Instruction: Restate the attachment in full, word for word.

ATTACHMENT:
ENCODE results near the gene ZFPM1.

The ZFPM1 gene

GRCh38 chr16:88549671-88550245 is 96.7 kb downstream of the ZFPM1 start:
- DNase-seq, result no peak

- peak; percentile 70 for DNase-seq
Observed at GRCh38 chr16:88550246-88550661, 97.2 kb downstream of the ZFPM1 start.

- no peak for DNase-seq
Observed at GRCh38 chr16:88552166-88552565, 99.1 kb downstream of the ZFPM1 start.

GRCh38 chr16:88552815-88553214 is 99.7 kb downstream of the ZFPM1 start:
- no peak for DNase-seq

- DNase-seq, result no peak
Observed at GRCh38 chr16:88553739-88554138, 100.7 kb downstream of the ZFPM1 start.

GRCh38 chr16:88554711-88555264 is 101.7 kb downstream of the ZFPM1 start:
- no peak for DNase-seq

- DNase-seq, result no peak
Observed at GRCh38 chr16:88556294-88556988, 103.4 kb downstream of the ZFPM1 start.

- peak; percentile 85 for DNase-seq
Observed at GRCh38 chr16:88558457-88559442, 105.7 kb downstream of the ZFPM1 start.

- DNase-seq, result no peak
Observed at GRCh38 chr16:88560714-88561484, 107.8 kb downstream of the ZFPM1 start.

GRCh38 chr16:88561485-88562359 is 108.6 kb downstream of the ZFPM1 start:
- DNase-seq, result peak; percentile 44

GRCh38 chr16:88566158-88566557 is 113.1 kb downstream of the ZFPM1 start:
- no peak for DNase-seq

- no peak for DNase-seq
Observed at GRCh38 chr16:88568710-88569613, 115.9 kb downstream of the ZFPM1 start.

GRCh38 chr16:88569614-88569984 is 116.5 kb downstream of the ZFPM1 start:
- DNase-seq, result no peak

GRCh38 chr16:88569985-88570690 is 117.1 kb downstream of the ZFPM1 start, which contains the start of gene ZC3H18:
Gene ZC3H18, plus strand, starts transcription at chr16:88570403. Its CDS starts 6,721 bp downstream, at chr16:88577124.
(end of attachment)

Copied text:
ENCODE results near the gene ZFPM1.

The ZFPM1 gene

GRCh38 chr16:88549671-88550245 is 96.7 kb downstream of the ZFPM1 start:
- DNase-seq, result no peak

- peak; percentile 70 for DNase-seq
Observed at GRCh38 chr16:88550246-88550661, 97.2 kb downstream of the ZFPM1 start.

- no peak for DNase-seq
Observed at GRCh38 chr16:88552166-88552565, 99.1 kb downstream of the ZFPM1 start.

GRCh38 chr16:88552815-88553214 is 99.7 kb downstream of the ZFPM1 start:
- no peak for DNase-seq

- DNase-seq, result no peak
Observed at GRCh38 chr16:88553739-88554138, 100.7 kb downstream of the ZFPM1 start.

GRCh38 chr16:88554711-88555264 is 101.7 kb downstream of the ZFPM1 start:
- no peak for DNase-seq

- DNase-seq, result no peak
Observed at GRCh38 chr16:88556294-88556988, 103.4 kb downstream of the ZFPM1 start.

- peak; percentile 85 for DNase-seq
Observed at GRCh38 chr16:88558457-88559442, 105.7 kb downstream of the ZFPM1 start.

- DNase-seq, result no peak
Observed at GRCh38 chr16:88560714-88561484, 107.8 kb downstream of the ZFPM1 start.

GRCh38 chr16:88561485-88562359 is 108.6 kb downstream of the ZFPM1 start:
- DNase-seq, result peak; percentile 44

GRCh38 chr16:88566158-88566557 is 113.1 kb downstream of the ZFPM1 start:
- no peak for DNase-seq

- no peak for DNase-seq
Observed at GRCh38 chr16:88568710-88569613, 115.9 kb downstream of the ZFPM1 start.

GRCh38 chr16:88569614-88569984 is 116.5 kb downstream of the ZFPM1 start:
- DNase-seq, result no peak

GRCh38 chr16:88569985-88570690 is 117.1 kb downstream of the ZFPM1 start, which contains the start of gene ZC3H18:
Gene ZC3H18, plus strand, starts transcription at chr16:88570403. Its CDS starts 6,721 bp downstream, at chr16:88577124.